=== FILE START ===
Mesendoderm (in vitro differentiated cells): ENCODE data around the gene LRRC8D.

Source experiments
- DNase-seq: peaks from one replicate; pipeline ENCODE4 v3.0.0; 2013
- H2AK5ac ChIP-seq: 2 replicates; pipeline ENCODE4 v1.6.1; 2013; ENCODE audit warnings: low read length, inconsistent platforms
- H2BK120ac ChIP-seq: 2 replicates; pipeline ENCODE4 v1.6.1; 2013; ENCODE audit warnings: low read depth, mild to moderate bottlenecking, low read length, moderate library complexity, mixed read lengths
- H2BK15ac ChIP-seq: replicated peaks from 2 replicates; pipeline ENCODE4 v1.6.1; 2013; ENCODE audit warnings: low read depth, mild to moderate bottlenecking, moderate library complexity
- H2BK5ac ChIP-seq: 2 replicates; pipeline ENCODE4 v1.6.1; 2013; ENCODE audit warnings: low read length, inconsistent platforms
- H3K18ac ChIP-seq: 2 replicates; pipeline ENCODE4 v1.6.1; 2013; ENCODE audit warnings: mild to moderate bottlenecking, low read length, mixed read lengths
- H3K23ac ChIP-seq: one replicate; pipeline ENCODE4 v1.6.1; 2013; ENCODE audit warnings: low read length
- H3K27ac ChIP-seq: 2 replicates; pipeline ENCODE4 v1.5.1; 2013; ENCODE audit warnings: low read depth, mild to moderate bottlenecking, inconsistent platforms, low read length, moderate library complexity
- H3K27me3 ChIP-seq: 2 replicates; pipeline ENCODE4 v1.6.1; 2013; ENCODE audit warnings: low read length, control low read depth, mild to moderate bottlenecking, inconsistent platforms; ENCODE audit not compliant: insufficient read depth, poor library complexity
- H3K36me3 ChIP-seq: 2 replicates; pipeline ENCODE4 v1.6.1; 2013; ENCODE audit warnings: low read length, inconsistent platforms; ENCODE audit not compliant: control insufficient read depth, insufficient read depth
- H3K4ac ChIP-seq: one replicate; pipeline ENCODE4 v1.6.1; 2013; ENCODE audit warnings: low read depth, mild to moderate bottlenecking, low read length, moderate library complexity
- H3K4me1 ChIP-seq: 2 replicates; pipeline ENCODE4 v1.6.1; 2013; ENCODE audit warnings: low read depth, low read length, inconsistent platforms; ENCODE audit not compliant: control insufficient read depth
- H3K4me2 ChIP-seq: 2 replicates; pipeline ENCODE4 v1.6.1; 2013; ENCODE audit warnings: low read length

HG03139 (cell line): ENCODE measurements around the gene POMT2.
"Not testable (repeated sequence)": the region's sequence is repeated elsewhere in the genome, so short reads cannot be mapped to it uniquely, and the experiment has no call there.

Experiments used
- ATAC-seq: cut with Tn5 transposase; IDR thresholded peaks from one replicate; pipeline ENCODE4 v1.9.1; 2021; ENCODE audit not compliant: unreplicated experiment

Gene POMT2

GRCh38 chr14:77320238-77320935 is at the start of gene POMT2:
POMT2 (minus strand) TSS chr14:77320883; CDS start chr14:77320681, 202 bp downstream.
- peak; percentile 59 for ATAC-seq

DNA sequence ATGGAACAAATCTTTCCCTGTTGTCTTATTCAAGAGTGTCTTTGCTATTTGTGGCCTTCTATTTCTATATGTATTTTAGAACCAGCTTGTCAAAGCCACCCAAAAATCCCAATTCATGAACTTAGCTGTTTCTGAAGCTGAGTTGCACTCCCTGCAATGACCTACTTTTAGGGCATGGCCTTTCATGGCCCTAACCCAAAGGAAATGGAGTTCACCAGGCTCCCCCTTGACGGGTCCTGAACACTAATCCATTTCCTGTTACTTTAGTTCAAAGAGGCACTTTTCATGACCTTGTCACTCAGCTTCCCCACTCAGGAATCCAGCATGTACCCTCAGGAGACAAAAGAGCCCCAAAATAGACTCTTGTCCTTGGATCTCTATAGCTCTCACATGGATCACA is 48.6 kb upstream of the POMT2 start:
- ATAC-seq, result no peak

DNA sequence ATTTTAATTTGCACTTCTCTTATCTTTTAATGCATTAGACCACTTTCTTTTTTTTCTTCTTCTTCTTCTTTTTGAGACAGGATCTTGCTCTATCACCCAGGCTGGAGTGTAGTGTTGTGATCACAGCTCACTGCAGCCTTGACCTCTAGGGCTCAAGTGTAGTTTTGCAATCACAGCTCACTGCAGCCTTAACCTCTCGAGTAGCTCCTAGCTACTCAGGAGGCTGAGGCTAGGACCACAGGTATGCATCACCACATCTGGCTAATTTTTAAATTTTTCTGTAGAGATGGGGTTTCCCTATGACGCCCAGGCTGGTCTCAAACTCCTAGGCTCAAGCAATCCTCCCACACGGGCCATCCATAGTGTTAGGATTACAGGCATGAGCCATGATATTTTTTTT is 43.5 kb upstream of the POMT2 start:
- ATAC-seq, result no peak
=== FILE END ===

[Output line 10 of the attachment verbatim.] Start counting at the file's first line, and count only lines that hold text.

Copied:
- H3K27ac ChIP-seq: 2 replicates; pipeline ENCODE4 v1.5.1; 2013; ENCODE audit warnings: low read depth, mild to moderate bottlenecking, inconsistent platforms, low read length, moderate library complexity